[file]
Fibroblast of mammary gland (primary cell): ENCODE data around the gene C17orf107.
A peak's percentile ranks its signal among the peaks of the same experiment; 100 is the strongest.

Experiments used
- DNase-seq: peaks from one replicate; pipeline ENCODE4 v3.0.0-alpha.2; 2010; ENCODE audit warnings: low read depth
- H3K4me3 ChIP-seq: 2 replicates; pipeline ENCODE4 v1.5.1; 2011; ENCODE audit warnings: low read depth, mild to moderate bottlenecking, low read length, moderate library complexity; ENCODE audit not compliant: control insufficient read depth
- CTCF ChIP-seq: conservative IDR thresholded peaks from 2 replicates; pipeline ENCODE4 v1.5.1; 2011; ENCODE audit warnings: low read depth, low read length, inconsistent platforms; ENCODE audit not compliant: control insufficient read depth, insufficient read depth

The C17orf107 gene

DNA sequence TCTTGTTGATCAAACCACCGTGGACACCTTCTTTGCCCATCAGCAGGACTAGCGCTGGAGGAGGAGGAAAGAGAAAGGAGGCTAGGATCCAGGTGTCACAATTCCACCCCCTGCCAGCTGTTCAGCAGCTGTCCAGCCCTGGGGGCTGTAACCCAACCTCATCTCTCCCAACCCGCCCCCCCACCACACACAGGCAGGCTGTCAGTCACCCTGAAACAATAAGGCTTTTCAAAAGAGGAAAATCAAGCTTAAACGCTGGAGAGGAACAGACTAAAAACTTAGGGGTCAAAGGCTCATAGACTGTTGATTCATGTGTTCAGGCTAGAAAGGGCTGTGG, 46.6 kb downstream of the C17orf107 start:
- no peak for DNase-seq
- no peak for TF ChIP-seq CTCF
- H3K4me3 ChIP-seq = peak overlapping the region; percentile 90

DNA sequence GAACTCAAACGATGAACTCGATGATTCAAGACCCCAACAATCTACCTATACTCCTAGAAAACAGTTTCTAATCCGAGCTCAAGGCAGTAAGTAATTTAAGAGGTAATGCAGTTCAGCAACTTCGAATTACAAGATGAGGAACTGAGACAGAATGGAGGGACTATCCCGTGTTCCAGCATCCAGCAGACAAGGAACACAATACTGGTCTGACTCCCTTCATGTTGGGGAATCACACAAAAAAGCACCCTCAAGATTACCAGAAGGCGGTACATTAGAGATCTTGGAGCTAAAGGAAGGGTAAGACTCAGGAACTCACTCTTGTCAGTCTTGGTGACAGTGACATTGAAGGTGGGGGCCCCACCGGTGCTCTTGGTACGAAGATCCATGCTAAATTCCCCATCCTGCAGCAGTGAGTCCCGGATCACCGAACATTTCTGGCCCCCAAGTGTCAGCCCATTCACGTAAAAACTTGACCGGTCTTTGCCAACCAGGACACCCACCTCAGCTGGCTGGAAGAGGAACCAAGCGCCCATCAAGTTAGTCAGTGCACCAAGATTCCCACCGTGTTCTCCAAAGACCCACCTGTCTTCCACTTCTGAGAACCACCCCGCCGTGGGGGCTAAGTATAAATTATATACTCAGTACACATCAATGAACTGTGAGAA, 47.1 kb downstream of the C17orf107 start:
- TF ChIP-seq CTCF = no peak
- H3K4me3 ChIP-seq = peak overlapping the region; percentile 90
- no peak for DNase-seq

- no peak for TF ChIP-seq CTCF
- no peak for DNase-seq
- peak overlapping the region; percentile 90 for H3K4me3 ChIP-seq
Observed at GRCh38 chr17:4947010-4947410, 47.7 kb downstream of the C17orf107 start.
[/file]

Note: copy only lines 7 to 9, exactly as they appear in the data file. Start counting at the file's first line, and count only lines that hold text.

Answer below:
The C17orf107 gene

DNA sequence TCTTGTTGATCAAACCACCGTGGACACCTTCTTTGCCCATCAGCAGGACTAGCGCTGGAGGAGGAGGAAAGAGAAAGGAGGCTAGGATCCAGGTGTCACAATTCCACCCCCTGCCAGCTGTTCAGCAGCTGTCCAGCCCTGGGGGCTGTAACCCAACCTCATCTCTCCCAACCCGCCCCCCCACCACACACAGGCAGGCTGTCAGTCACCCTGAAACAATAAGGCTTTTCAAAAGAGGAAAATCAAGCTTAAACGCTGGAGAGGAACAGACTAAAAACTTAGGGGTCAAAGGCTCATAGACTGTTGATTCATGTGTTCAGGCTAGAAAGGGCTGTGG, 46.6 kb downstream of the C17orf107 start:
- no peak for DNase-seq